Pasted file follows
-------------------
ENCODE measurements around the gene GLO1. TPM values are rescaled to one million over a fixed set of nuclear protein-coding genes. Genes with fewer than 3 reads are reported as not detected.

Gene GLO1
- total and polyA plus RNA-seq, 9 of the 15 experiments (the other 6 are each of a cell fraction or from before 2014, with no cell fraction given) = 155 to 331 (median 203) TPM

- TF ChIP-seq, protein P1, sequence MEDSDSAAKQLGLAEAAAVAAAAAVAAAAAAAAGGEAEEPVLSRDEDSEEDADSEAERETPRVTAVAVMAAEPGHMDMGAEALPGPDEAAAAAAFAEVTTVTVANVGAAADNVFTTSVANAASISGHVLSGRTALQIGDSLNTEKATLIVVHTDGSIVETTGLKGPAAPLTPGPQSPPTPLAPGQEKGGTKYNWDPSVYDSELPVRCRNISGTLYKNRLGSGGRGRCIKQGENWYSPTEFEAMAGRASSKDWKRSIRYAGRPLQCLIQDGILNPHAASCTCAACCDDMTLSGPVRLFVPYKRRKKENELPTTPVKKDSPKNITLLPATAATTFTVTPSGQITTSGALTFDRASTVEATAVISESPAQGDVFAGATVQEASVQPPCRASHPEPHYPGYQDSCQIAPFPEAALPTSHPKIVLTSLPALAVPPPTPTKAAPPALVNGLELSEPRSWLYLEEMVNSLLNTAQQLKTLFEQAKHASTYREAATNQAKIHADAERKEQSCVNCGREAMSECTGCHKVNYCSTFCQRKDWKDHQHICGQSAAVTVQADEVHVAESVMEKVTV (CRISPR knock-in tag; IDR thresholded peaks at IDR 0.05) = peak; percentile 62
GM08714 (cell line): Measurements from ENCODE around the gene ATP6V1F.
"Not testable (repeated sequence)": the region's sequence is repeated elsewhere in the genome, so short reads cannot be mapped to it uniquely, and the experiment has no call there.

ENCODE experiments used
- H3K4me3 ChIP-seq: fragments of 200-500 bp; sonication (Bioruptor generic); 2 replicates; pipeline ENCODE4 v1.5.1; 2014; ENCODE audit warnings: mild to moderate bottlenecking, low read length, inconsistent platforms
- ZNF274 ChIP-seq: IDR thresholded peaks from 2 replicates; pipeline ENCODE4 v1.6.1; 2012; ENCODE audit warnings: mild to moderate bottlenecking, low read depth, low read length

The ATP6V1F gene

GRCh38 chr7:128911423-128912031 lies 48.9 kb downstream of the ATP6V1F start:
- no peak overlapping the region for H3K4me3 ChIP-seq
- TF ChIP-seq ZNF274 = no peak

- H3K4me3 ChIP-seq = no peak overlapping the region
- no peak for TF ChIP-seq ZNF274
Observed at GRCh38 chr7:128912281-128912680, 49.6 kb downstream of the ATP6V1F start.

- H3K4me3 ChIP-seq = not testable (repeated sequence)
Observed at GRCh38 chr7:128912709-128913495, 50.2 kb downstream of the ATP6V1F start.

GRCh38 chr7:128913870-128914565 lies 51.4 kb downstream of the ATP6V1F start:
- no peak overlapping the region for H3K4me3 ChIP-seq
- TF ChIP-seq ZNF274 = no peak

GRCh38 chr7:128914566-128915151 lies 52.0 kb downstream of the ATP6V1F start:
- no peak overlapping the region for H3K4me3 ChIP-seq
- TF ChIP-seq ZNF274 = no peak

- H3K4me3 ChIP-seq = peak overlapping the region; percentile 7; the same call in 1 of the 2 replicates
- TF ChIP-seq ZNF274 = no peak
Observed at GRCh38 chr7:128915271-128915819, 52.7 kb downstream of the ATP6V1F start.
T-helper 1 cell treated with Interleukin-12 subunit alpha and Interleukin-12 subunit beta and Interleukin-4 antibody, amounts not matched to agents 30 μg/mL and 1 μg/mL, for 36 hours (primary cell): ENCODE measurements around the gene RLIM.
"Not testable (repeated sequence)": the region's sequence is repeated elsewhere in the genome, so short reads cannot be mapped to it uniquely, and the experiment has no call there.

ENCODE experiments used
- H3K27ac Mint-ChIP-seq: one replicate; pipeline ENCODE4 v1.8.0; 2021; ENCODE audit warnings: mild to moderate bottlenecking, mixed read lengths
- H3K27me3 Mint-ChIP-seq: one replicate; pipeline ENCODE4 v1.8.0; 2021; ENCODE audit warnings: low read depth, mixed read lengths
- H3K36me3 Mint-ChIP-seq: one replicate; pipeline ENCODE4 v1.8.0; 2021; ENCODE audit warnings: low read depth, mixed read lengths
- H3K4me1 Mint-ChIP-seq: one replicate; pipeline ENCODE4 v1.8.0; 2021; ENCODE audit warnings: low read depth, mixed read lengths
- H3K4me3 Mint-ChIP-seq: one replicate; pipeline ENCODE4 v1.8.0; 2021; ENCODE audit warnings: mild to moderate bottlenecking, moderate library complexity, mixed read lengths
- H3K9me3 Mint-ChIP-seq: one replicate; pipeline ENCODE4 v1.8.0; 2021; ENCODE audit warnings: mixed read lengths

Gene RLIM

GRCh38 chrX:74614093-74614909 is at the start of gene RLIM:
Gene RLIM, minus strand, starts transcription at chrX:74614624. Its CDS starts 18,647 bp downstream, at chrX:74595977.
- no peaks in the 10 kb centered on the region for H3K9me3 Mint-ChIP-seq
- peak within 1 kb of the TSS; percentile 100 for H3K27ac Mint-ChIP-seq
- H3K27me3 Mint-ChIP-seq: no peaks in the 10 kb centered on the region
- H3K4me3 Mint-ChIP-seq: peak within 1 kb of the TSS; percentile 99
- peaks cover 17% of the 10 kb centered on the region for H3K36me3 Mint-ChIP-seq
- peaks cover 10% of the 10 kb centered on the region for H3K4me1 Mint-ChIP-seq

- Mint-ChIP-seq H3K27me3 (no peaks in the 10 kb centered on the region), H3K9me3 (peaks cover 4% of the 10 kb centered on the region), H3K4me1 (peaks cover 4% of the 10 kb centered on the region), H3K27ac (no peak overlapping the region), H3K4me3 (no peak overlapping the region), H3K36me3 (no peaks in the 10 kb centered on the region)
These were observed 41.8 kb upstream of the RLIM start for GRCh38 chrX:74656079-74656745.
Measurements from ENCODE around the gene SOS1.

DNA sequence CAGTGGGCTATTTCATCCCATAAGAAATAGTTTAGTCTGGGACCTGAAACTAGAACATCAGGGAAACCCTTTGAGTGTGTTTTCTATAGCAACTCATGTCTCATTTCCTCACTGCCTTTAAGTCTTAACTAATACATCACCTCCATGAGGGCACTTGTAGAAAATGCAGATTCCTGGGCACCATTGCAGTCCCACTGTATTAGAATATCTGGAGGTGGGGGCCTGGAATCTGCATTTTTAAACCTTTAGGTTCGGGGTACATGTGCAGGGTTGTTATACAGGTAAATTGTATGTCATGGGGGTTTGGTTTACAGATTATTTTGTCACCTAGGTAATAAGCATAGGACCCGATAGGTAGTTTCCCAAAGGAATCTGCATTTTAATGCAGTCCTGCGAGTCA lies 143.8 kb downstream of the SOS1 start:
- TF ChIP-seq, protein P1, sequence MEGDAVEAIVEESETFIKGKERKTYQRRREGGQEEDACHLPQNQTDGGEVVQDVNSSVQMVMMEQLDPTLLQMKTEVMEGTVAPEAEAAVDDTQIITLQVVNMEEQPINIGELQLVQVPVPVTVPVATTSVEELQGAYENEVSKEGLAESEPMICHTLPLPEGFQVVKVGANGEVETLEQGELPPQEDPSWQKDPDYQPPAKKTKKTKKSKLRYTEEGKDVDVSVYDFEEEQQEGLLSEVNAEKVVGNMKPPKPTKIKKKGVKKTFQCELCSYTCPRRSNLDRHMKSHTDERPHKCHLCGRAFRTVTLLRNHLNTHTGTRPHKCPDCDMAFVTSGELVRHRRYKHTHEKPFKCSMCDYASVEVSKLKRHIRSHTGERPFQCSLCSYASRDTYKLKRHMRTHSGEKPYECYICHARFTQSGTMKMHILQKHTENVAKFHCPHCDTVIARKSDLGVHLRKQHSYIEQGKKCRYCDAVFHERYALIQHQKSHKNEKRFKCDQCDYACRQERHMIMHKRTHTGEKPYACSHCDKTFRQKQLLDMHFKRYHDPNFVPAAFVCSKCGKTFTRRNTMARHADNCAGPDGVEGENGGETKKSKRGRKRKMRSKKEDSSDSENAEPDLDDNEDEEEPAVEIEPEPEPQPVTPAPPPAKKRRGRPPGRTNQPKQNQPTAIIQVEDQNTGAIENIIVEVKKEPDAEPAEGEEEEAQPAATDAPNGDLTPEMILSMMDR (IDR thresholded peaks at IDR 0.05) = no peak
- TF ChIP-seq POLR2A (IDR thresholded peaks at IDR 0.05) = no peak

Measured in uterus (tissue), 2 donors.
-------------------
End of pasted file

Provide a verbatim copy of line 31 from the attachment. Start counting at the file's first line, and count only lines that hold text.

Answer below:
- H3K27ac Mint-ChIP-seq: one replicate; pipeline ENCODE4 v1.8.0; 2021; ENCODE audit warnings: mild to moderate bottlenecking, mixed read lengths